okja-e1499177698331.pngOkja, the newest Netflix offering, is not the movie a lot of people claim it is.  It’s a wild ride of a movie, alternately fun and harrowing, disturbing, lighthearted, and mysterious.  What it definitely is not is a warmhearted movie about a girl and her pig, or a biting satire of contemporary society – although it’s both of these things sometimes.

The movie has a chase scene, a love scene, a dastardly female villain scene, a natural wonders scene, a cliff-hanging scene, an escape scene, and an all’s well that ends well scene.  It has more than one of all of these, but that’s not the end of it.  It has an escape by jumping off a bridge in the middle of the night scene, a walk out of prison a free man scene, a smash to bits the symbol of one’s oppression scene, a shopping-mall mayhem scene, and a life-defining moment of betrayal by the one person who should never betray you scene.  In other words, all the movie cliches and commonplaces you could desire.

“Above all, it invokes Lost in Translation.  Watch for this last one — it’s big.”

The movie invokes Old Yeller, Wall-E, Batman, The Professional, Hundred and One Dalmations, Star Trek, and Free Willy.  But above all, it invokes Lost in Translation.  Watch for this last one – it’s big.  And speaking of things you should be watching for:  be sure to sit patiently through the credits, because this movie has two endings — one for the kids (though this is definitely not a children’s movie), and one for the grownups.  I cannot begin to describe the fun and sheer joy of the grown-up ending — so just be sure not to miss it.

Bong Joon-ho

The contrast between the two endings, in my view, speaks volumes about the filmmaker’s intent.  But the main thread that holds the movie together, for me, is nothing more than its crazy momentum:  headlong into madness, seeking peace along the road to chaos, but mostly just witty and charming along the way, and so very knowledgeable about those movie conventions.  We take delight in the animation because it’s clever, but as many cuddly scenes as there are between the charming 14-year-old protagonist and her beast, I never really warmed to this relationship.  Her grandfather – in many ways the real archvillain of the tale – at one point comments, “I don’t like you playing with that pig all day.  You should go meet a boy.”  Wise words.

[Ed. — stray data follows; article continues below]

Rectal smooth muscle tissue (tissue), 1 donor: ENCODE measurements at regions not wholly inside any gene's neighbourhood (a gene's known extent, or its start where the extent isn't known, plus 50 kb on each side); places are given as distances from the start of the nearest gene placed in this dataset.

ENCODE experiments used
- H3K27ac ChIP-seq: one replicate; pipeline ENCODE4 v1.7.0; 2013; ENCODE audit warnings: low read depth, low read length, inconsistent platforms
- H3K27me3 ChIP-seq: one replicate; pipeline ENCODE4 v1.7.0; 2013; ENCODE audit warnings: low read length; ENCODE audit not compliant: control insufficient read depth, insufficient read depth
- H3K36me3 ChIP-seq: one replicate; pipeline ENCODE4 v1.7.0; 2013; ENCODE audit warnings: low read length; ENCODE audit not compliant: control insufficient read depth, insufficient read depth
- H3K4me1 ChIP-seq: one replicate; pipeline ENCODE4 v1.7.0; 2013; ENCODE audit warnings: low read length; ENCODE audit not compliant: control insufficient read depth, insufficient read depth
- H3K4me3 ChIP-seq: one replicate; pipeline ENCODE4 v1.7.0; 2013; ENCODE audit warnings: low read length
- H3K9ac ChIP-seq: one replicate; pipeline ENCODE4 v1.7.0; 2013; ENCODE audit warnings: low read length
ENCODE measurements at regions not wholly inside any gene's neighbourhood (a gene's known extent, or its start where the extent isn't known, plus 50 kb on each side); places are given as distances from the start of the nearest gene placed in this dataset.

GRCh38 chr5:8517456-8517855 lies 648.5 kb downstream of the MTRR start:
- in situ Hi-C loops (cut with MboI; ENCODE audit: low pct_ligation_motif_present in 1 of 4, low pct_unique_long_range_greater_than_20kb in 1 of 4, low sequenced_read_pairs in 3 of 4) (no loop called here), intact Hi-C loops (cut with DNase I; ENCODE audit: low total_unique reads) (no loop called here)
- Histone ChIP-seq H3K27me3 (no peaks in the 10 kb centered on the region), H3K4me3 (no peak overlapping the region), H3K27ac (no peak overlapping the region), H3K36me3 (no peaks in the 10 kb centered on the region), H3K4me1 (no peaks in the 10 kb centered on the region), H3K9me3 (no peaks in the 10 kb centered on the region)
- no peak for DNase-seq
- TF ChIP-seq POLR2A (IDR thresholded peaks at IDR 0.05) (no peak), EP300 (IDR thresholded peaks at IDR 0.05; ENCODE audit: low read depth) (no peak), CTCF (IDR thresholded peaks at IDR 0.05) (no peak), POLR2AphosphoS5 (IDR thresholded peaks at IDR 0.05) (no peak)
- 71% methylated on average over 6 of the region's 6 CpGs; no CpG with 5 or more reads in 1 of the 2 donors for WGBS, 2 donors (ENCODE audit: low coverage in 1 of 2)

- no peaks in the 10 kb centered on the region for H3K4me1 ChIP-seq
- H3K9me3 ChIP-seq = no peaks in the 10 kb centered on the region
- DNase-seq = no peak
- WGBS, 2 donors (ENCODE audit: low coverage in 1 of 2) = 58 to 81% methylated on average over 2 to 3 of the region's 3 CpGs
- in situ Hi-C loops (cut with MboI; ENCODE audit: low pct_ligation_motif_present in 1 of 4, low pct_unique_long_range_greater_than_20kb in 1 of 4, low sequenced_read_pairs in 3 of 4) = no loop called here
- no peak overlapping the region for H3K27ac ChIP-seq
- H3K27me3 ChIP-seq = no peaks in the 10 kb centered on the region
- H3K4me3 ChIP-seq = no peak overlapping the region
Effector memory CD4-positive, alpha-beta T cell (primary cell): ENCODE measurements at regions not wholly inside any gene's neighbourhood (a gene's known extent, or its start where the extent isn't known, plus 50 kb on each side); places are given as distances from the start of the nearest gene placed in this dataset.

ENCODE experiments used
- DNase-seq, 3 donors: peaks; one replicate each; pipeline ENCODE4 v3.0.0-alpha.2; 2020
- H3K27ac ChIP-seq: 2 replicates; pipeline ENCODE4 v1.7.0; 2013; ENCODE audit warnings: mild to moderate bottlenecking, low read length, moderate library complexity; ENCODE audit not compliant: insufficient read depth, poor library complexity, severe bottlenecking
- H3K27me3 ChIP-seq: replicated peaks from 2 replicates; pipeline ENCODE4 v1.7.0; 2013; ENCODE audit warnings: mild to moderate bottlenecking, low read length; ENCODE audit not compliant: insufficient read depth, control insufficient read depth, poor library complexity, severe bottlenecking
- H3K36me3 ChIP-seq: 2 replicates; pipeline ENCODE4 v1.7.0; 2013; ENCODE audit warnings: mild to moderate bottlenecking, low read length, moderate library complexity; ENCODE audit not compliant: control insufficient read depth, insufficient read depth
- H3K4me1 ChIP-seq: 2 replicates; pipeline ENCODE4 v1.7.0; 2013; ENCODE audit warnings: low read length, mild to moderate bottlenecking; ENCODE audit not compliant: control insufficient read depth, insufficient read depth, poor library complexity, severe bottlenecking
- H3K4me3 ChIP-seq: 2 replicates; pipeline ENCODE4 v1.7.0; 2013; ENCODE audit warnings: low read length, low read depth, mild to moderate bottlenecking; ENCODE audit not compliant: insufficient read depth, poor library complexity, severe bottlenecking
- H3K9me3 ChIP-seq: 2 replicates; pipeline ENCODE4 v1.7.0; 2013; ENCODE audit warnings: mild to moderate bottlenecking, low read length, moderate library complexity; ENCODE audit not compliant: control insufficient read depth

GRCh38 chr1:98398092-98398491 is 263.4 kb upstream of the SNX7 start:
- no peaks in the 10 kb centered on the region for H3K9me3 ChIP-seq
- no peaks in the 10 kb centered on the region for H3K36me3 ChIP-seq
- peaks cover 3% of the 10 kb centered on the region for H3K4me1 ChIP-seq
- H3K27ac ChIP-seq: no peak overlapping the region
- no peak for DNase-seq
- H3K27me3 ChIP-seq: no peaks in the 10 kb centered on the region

“This could be the antithesis of a children’s movie, evident early on in the first F-bomb that escapes Tilda Swinton’s lips.”

This could be, in fact, the antithesis of a children’s movie, evident early on in the first F-bomb that escapes Tilda Swinton’s lips.  The satirical elements, which other reviewers have emphasized, are definitely there, but fleeting.  My favorite is the brat-pack feel of the ALF – the Animal Liberation Front – who are the ostensible white-hats of the story, but who suggest all the ambivalence and imperfection of the philosophy, as anyone who’s tried to live a vegan lifestyle well knows.  It’s more fun than it should be.

Most of all, it’s just a movie that loves movies, and all the conventions, tropes, and cliches of movies.  Filmmaking is arguably the most self-referential, solipsistic art form of them all – therein lies the real charm of Okja.




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